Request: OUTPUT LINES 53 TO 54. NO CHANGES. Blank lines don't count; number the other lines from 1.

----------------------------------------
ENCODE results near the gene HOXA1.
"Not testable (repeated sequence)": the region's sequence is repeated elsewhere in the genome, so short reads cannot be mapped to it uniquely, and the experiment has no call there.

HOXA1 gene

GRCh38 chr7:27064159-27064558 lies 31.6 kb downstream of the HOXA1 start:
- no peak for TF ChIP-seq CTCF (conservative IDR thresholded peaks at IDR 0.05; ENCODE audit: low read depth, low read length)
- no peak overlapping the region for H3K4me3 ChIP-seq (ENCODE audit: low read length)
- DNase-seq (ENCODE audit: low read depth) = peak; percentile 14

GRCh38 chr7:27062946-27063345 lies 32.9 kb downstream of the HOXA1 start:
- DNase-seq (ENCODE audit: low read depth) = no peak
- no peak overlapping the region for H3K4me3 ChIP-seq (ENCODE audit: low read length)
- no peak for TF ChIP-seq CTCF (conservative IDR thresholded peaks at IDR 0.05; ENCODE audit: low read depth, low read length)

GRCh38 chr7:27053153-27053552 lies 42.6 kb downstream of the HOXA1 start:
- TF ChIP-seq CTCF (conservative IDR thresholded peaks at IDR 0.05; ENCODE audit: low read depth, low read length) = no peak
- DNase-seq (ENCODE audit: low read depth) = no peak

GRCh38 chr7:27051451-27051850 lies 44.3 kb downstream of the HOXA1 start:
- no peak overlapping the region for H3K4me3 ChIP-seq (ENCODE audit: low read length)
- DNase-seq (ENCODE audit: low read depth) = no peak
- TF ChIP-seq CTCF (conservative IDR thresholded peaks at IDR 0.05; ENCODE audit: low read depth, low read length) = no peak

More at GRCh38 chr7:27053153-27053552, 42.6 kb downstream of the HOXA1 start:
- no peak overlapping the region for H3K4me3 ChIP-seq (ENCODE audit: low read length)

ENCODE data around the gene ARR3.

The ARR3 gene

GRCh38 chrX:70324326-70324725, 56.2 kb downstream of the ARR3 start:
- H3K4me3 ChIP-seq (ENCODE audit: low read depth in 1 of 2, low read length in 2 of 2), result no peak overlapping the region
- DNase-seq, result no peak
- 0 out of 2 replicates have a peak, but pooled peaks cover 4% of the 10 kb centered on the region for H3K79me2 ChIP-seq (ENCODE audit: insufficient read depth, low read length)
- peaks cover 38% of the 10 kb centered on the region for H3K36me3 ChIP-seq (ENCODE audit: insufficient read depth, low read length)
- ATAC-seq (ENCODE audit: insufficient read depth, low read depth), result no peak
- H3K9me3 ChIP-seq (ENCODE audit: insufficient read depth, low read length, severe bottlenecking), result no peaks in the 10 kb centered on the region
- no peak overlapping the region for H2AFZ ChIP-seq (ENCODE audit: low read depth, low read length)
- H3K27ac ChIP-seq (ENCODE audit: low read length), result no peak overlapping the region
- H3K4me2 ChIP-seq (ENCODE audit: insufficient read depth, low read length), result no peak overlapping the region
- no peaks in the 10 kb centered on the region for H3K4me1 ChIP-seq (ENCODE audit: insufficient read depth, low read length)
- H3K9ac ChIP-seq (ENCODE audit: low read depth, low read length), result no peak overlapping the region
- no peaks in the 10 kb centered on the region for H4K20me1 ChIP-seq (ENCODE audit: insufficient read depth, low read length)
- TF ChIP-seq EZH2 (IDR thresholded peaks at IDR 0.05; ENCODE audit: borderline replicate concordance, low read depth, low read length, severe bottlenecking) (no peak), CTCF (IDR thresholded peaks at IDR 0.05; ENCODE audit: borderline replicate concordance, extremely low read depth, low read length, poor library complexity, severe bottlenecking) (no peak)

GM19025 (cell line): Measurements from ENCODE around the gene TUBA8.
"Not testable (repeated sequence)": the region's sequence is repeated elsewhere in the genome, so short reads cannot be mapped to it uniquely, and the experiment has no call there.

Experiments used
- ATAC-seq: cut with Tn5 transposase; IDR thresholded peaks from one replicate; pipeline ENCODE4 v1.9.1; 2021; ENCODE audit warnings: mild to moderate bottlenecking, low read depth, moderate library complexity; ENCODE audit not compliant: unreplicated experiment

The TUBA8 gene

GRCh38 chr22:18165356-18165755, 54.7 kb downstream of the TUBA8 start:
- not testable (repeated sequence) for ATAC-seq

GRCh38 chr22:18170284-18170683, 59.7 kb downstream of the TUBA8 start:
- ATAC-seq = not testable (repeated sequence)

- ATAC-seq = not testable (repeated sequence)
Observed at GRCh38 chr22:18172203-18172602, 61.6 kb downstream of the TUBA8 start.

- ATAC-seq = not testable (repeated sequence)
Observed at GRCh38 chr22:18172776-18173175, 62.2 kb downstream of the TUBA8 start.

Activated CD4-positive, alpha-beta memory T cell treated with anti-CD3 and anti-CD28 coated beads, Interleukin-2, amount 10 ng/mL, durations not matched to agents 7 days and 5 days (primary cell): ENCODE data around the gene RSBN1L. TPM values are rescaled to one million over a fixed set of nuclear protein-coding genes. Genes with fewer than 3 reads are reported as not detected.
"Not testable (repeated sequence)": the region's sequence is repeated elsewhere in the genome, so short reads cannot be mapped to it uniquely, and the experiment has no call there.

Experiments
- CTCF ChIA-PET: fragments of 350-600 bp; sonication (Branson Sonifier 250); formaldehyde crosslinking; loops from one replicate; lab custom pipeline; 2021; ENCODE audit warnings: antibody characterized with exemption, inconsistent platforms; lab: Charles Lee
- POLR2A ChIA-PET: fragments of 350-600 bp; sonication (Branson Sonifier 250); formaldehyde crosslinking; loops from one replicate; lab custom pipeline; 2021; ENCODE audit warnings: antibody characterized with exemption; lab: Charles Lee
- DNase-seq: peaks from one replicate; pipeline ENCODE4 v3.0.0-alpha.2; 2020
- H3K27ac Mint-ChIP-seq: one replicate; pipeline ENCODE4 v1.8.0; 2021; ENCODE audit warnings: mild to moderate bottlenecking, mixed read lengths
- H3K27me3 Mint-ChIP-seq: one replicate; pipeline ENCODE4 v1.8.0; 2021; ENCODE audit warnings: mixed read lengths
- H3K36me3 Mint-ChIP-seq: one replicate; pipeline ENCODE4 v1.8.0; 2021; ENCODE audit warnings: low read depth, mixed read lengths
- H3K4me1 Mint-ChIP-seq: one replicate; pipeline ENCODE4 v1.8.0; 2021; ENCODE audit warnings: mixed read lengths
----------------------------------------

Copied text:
- CTCF ChIA-PET: fragments of 350-600 bp; sonication (Branson Sonifier 250); formaldehyde crosslinking; loops from one replicate; lab custom pipeline; 2021; ENCODE audit warnings: antibody characterized with exemption, inconsistent platforms; lab: Charles Lee
- POLR2A ChIA-PET: fragments of 350-600 bp; sonication (Branson Sonifier 250); formaldehyde crosslinking; loops from one replicate; lab custom pipeline; 2021; ENCODE audit warnings: antibody characterized with exemption; lab: Charles Lee